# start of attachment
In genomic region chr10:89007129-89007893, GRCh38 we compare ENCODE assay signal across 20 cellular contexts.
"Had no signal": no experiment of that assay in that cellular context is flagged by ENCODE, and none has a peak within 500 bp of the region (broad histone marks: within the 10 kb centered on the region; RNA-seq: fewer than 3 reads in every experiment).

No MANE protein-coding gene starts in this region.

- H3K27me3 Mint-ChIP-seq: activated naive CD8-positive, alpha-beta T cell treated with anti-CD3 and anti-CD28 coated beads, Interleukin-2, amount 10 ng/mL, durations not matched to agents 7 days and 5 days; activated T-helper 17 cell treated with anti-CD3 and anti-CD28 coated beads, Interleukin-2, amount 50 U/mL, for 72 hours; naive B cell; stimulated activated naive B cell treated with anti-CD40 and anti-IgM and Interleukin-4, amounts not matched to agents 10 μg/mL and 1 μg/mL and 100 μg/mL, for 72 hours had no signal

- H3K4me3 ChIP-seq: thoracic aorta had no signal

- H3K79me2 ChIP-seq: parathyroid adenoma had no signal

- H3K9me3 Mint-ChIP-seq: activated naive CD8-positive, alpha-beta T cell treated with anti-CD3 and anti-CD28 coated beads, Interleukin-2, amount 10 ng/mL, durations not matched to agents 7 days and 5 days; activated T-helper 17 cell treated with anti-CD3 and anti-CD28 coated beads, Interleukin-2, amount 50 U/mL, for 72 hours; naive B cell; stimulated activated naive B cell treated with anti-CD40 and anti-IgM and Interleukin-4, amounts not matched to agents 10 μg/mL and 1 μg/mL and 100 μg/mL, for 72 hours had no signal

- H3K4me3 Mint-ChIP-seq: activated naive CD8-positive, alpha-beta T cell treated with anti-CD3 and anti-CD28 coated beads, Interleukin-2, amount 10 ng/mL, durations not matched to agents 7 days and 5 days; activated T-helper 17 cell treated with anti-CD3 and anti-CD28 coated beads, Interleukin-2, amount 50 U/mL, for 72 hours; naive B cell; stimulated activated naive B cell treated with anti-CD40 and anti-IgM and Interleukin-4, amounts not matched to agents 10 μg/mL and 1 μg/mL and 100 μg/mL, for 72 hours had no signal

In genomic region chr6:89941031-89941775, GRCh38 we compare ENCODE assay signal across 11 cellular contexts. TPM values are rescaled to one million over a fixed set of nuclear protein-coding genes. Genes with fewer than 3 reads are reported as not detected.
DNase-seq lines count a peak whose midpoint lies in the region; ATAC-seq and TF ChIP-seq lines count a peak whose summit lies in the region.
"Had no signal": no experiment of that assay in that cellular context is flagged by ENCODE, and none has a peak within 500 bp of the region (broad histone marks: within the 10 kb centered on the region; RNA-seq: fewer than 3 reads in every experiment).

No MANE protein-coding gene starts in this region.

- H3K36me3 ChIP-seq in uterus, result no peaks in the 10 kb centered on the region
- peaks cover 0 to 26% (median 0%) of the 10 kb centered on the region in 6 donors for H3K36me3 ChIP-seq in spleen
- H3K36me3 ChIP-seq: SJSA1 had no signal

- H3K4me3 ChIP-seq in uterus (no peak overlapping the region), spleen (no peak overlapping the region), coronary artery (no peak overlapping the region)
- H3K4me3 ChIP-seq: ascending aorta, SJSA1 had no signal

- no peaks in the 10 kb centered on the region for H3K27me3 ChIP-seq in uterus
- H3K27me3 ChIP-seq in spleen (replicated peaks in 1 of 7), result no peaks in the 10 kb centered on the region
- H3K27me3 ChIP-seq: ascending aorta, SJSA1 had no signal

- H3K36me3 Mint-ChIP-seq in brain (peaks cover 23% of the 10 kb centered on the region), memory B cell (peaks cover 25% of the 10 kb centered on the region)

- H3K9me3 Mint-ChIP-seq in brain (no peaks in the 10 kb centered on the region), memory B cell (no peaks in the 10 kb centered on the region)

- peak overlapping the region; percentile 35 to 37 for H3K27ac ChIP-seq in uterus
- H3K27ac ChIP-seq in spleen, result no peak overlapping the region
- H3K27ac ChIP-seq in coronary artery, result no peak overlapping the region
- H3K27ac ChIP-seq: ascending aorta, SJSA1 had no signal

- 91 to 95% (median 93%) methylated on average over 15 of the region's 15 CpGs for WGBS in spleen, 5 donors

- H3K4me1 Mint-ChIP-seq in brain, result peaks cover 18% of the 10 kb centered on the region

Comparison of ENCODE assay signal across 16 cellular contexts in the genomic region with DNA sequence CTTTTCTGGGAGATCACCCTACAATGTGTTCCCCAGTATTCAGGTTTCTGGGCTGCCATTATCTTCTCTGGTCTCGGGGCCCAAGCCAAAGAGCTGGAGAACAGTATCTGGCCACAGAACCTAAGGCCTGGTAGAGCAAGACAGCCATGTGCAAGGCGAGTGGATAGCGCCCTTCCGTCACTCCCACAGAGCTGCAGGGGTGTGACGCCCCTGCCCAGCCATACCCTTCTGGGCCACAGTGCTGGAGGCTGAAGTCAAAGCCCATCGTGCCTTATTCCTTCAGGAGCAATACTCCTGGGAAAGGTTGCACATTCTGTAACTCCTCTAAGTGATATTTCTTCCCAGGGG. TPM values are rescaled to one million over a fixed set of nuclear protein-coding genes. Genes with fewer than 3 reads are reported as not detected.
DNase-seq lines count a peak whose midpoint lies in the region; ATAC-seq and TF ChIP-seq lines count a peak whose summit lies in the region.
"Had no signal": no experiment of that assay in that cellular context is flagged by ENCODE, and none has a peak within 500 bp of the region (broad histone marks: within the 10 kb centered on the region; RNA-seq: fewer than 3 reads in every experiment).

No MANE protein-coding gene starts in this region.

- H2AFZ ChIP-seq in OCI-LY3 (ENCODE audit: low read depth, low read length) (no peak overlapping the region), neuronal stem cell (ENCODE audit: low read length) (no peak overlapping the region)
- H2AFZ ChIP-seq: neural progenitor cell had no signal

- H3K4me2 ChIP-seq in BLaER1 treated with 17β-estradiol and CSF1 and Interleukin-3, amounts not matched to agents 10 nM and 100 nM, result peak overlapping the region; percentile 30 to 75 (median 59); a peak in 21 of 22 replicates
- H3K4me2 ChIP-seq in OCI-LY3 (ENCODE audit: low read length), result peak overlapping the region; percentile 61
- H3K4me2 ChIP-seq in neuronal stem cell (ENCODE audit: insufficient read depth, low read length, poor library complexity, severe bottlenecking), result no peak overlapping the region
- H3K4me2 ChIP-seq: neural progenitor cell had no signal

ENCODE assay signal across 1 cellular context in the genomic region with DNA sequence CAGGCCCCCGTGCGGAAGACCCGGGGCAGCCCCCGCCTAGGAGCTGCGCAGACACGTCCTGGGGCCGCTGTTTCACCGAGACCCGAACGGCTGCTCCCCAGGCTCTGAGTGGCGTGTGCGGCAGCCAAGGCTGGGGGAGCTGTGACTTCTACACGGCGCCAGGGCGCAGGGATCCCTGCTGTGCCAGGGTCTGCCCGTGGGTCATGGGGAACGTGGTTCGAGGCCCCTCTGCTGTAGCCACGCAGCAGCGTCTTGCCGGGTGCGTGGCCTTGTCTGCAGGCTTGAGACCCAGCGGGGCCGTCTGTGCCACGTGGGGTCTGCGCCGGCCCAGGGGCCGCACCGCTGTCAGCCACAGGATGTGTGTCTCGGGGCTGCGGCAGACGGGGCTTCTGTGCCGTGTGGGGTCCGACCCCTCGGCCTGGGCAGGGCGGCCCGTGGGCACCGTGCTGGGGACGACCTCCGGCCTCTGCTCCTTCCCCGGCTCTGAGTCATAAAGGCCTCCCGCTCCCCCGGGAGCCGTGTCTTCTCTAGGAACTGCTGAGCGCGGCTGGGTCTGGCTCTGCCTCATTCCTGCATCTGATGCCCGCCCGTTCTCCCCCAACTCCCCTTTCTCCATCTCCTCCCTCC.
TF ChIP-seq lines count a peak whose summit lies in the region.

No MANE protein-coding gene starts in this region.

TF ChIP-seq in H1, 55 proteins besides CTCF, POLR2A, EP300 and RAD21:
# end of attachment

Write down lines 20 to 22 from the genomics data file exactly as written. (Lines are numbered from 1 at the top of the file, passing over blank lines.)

- H3K27me3 ChIP-seq: ascending aorta, SJSA1 had no signal

- H3K36me3 Mint-ChIP-seq in brain (peaks cover 23% of the 10 kb centered on the region), memory B cell (peaks cover 25% of the 10 kb centered on the region)

- H3K9me3 Mint-ChIP-seq in brain (no peaks in the 10 kb centered on the region), memory B cell (no peaks in the 10 kb centered on the region)